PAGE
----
A young Syrian Islamist fighter, Abu Odai, in full camouflage uniform, including an ammunition vest, was waiting for Dr. Rami in his control room. He was yelling because he couldn’t hear well. He mans an anti-aircraft gun and was complaining because he couldn’t shoot down the planes. "Maybe the Chechens will bring us a Cobra," he said, referring to an anti-aircraft missile. He had news. Three cars full of fighters were struck on a nearby road. Two charred bodies were still in the vehicles. "We're mining the road now," he said.
Another fighter solemnly walked in and asked for a large bag to place his cousin, who had died that morning in Doreen. It was almost 8.30 p.m. but he hadn’t been able to retrieve his remains, because of "constant tank fire" and because his cousin was in pieces. "His leg is in a tree," the man said. The doctor told an assistant to fetch a body bag.
Suddenly, somebody in the hallway yelled that there was a plane in the air.
The night was still nowhere near over. Abu Ammar, a white-haired, balding FSA commander from the town of Jabal al-Zawya in the province of Idlib, needed to find an outpost in Salma, and requested Dr. Rami's help. His men, including two of his sons, had been fighting in Lattakia since shortly after the front reopened in early August. He’d sent for reinforcements — 40 men — but needed a place near the front to house them. "My guys are clean," Abu Ammar said. "I have FSA IDs for all of them. I once caught two looting a home and I kicked them out."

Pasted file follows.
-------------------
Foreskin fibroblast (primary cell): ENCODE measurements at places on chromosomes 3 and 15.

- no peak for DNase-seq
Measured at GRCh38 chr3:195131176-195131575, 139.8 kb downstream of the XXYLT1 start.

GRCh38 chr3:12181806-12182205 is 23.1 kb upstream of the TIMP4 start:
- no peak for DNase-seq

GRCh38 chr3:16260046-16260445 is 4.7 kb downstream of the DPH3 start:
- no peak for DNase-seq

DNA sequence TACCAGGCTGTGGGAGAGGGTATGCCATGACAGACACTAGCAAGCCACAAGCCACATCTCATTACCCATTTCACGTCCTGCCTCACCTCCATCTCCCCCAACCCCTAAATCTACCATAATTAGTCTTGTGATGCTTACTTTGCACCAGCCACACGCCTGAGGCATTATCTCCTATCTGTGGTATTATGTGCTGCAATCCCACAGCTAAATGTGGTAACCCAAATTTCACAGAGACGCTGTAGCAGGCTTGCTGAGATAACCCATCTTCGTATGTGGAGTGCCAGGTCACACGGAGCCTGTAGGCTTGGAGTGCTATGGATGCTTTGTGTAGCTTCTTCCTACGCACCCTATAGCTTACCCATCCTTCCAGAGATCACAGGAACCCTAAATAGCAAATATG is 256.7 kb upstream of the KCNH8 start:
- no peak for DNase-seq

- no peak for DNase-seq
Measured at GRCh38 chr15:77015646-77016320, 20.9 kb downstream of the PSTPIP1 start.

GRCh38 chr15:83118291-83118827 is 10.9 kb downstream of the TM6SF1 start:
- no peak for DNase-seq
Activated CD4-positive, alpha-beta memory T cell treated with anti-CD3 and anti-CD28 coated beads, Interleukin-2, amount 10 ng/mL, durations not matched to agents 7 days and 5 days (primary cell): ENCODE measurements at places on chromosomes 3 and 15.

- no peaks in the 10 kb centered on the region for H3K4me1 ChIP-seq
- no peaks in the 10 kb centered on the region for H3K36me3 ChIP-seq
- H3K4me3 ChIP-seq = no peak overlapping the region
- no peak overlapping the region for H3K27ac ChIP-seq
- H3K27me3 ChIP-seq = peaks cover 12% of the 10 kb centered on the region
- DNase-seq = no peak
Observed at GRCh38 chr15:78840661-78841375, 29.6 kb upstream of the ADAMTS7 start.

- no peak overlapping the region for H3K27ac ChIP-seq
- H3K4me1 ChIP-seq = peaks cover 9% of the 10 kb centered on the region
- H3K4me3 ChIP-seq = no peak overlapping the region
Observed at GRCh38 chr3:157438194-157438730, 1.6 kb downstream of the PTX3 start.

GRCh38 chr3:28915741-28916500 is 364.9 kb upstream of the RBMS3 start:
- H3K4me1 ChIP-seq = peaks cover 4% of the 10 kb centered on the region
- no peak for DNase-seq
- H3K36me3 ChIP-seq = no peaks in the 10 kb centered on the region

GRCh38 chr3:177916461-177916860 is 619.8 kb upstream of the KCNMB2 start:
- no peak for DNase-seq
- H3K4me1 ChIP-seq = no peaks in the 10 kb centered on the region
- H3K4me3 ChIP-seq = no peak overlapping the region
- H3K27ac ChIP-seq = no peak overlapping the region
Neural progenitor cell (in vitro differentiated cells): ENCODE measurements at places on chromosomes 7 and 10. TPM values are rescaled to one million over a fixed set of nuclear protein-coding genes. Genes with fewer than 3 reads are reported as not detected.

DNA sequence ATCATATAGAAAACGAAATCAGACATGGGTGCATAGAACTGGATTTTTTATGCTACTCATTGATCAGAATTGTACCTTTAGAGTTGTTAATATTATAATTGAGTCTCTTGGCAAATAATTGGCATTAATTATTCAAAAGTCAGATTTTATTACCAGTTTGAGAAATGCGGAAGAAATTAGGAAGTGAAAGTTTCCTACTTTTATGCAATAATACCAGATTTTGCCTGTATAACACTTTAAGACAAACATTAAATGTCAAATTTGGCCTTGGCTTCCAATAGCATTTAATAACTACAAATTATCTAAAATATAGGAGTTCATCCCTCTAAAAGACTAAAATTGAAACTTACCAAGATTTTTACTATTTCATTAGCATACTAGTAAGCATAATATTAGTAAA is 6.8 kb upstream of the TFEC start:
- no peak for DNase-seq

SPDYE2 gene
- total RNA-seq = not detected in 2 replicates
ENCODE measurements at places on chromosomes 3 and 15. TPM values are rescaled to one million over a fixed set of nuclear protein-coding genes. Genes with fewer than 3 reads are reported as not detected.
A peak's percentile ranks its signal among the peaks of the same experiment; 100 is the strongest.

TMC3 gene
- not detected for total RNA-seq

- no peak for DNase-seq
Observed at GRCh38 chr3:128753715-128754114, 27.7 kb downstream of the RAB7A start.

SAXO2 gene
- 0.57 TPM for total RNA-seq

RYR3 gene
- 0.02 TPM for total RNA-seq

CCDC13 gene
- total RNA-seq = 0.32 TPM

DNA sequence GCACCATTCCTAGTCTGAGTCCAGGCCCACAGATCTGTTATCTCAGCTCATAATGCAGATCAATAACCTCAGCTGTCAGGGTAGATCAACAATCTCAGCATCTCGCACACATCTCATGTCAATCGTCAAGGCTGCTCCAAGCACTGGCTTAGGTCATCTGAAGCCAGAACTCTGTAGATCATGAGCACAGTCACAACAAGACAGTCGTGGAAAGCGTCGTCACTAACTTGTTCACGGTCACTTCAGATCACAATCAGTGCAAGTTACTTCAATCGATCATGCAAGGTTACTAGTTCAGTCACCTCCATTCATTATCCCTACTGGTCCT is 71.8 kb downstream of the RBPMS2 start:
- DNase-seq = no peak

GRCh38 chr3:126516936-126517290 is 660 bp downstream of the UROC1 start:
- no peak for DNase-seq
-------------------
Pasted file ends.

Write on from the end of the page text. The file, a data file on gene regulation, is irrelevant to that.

"Salma isn't safe," Dr. Rami said, before listing the recent casualties, which included more than 25 members of an Al-Qaeda-linked group who were wounded when a barrel bomb hit their outpost a few days ago.
While they were talking, a young man from the Salafi Ahrar al-Sham brigades requested stocks to replenish his first-aid kits for the front. He'd come from one of the nearby Alawite villages now in Islamist hands. The doctor suggested he include clotting agents in his kits.
"God willing, you won't need them," he told the fighter. Later in the evening another man, who had traveled from a town close to the Turkish border, requested and received a lengthy list of supplies for a female midwife who was treating women in his town.
Suddenly, somebody in the hallway yelled that there was a plane in the air. The doctor and Abu Ammar continued their conversation discussing possible locations to house the reinforcements. Ten minutes later there was another explosion outside.
It didn't take long for the call to come from the rubble-strewn street: "Emergency!" There were two men already on the sapphire-blue plastic sheets covering the beds, a Syrian belonging to Abu Ammar's group who had shrapnel in his left foot, and a Chechen foreign fighter who had been brought in by a few of his countrymen. Three other men were ferried directly to Turkey.
The Chechen, Abu Khadija, had been shot twice in the right leg. His countrymen were all dressed the same — short hair covered with green skullcaps; beards; short, loose pants, so short they rode halfway up their shins. A redheaded Chechen was translating for him from Arabic.
"What brought you here?" one of the Syrian medical personnel asked the wounded Chechen.
"We came for God's name," he replied in formal, stilted Arabic.
Both men were patched up and sent to clinics further north, away from the front. Dr. Rami returned to his control room. The clinic had seen about 30 fighters and almost as many civilians that day.
"You know what we forgot to do today?" Dr. Rami told a colleague reclining on a thin mattress. "Send the tractor to dig more graves. We'll need about 10 by tomorrow, and then another 20 or 30."
The colleague nodded. "Yes, we forgot to do that."
The doctor lit up another cigarette. "It's a slow day today, thank God," he said. Outside, the sounds of explosions continued, near and far.